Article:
A sad statement about the priority of the regulatory agencies and their targeting of the few open markets that allows people to lend to people without needing a bank is apparent by the list of P2P vendors actually open and doing business:
Lending Club – Made it through the regulatory hoops and is now conducting business by connecting worthy borrowers with lenders. All while Citibank, Bank of America, and Chase are reducing credit lines or even closing credit card accounts.
I thought we were supposed to be injecting MORE liquidity into the credit markets, not encouraging big lenders to put in new roadblocks? Okay, so explain this:
Prosper is Currently in a Quiet Period
We have been overwhelmed by the outcry from potential investors around the country who want to participate in peer-to-peer lending. Thank you for your support and your letters to us.
After much consideration we have decided to voluntarily shut down our operation in order to complete our SEC approval for a nationwide peer-to-peer lending platform. As a result, due to regulatory concerns, and in the interest of working toward getting our registration statement effective as soon as possible, we are discontinuing our California intrastate offering at this time.
If you’re an existing lender, your current lender agreements will be unaffected; your existing loans will continue to be serviced; you’ll be able to track and monitor your loans; and you’ll be able to withdraw funds from your Prosper account.
If you are a borrower with an existing loan, you will continue with your current borrower agreement and be unaffected by the registration process.
We want to assure you that Prosper is looking forward to being able to offer a transparent, durable and participatory lending institution very soon.
As a result of this decision, we will not be accepting new lender or borrower registrations or loans, or new commitments from existing lenders effective immediately. Until this process is complete, we are required to be in a quiet period and will be unable to respond to press, blogger or other inquiries related to our SEC registration process, even though we would like to.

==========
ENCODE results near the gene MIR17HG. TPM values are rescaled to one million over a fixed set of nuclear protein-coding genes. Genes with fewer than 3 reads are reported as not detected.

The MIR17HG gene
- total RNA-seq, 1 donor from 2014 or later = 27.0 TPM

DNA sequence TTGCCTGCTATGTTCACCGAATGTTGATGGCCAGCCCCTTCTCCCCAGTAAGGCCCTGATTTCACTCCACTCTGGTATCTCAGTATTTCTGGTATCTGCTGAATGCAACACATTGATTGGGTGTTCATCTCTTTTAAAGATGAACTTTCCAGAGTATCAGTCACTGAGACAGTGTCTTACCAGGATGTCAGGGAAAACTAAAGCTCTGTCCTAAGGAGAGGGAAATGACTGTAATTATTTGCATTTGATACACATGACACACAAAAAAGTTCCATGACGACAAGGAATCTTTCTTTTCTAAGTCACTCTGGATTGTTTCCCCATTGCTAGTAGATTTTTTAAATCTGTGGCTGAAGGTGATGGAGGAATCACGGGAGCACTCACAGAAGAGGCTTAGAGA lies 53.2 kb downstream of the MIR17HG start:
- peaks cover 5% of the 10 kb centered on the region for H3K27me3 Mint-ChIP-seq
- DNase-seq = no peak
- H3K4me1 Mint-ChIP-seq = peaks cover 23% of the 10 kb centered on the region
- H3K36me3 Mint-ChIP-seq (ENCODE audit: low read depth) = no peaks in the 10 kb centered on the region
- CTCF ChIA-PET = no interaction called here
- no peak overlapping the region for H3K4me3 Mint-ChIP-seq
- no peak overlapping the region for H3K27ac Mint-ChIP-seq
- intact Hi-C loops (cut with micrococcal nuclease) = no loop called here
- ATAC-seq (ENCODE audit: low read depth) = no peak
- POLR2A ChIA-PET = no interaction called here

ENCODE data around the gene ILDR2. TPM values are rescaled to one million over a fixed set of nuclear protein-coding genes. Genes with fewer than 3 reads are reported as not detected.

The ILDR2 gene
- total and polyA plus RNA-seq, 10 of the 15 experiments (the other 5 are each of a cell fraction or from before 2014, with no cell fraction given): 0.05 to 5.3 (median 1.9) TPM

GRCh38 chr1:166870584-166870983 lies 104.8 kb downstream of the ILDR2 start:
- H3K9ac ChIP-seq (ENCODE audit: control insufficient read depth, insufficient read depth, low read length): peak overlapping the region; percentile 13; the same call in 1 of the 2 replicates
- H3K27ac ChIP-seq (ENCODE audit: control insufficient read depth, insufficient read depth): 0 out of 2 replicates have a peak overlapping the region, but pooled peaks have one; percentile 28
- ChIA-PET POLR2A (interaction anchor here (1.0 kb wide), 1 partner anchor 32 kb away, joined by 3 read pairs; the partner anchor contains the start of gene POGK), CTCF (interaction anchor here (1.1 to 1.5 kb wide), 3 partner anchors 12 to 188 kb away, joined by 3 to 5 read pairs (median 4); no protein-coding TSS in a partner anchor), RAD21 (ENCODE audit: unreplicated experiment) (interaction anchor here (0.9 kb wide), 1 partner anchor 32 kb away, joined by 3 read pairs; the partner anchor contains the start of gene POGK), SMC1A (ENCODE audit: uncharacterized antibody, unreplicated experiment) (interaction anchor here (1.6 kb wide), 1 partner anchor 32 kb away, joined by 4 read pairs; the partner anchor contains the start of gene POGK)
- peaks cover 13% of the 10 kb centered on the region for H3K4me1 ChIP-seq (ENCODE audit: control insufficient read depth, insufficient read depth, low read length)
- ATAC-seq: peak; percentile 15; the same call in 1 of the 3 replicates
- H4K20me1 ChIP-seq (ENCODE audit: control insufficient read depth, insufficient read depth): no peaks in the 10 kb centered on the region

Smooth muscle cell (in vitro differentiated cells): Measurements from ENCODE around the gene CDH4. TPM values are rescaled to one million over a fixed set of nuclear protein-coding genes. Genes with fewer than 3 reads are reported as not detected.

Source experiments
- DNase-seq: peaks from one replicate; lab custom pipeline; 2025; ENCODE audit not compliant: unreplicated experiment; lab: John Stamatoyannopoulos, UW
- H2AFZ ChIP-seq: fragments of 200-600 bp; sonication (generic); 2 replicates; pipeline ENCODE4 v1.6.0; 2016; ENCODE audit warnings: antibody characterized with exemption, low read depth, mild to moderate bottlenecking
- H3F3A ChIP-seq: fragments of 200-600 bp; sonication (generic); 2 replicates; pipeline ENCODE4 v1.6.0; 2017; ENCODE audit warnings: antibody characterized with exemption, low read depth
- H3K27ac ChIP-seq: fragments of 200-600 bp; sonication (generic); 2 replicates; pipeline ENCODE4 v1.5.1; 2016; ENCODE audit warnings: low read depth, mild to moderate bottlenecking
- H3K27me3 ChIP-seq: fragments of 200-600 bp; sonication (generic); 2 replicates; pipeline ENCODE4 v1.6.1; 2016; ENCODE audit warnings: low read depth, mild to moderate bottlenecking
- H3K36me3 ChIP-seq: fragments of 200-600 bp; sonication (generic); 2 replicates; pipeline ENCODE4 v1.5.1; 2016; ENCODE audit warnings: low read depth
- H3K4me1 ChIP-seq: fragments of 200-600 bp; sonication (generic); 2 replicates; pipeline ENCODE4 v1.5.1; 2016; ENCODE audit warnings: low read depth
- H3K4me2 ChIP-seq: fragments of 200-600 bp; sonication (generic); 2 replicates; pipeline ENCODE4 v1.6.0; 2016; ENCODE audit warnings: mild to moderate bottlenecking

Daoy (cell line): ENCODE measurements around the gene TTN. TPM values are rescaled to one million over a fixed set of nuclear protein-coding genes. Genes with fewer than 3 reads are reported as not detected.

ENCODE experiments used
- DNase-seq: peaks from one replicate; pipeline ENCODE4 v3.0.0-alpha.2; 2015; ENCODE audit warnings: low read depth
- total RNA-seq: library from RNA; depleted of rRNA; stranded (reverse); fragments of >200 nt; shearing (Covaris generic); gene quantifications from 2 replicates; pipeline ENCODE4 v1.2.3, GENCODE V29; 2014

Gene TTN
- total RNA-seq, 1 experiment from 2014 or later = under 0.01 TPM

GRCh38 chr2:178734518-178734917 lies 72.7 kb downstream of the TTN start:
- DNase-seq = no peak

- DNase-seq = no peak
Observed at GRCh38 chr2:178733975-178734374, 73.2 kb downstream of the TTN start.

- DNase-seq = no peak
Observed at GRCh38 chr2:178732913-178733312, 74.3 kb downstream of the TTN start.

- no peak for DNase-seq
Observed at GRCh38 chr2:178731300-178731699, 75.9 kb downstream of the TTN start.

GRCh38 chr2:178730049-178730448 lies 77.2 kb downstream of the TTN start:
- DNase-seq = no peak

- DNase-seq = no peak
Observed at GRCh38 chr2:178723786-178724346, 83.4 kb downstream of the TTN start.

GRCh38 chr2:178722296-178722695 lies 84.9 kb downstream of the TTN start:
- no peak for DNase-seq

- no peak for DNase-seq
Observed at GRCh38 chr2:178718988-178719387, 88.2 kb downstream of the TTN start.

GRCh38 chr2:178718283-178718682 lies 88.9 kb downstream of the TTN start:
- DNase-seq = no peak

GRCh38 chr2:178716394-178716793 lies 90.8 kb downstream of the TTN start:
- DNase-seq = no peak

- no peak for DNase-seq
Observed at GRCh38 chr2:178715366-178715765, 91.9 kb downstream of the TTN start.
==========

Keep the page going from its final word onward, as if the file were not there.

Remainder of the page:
We sincerely apologize to the Prosper community members for this inconvenience or disappointment our decision may have caused. We want to thank those of you who demonstrated your support through your active participation whether by investing with us again or referring friends to our site.
Thank you in advance for your understanding, support and patience once more. We look forward to serving the needs of the community in the hopefully not too distant future.
NOT their fault! The same agency – SEC – that could not sniff out a 50 Billion dollar fraud is clamping down on a company helping facilitate $178 Million in loans. That is LESS than .4% of the total Madoff take!
Total Marketplace Statistics Since Inception
Reported as of 3/31/2009
Prosper Members: 834,000 # of Units % of Total
Originated Loans: $178,610,222
Loans Paid in Full: 5,684 20% Outstanding Principal Balance: $66,808,846
Number of Loans: 28,939 Active Loans: 17,401 60% $ Current (≤30d past due): $60,845,131
Average Loan Size: $6,172 Loans Charged-Off 5,854 20% $ Late (≥31d past due): $5,963,715
≥640 Credit Score: 2,082
Average Borrower Rates (≥640 Credit Score): 14.5% <640 Credit Score: 3,772
Average Borrower Rates (<640 Credit Score): 23.7%
Good for the SEC, Madoff, the big banks and bad for the (prudent) investor and the credit worthy borrower.
Who else is out there? Well, there are a lot of places that refer to themselves as “P2P Finance,” but the reality is that they are trying to put lipstick on a pig (credit union or banks) and market it to the Twitter savvy population.
All else being equal, I prefer Prosper as a P2P platform. I was able to get an excellent loan for $25,000 from Prosper. But, while they are in their quiet period, I can recommend the Lending Club platform (yes, affiliate link! I gotta eat.). I borrowed $2000 about 18 months ago and the process was pretty good. I was not happy that I couldn’t get much more than $2,000 (since I was eventually able to get $25K from Proper), but maybe that will change in the future once Propser comes back online and Lending Club has some more competition.
New Hampshire –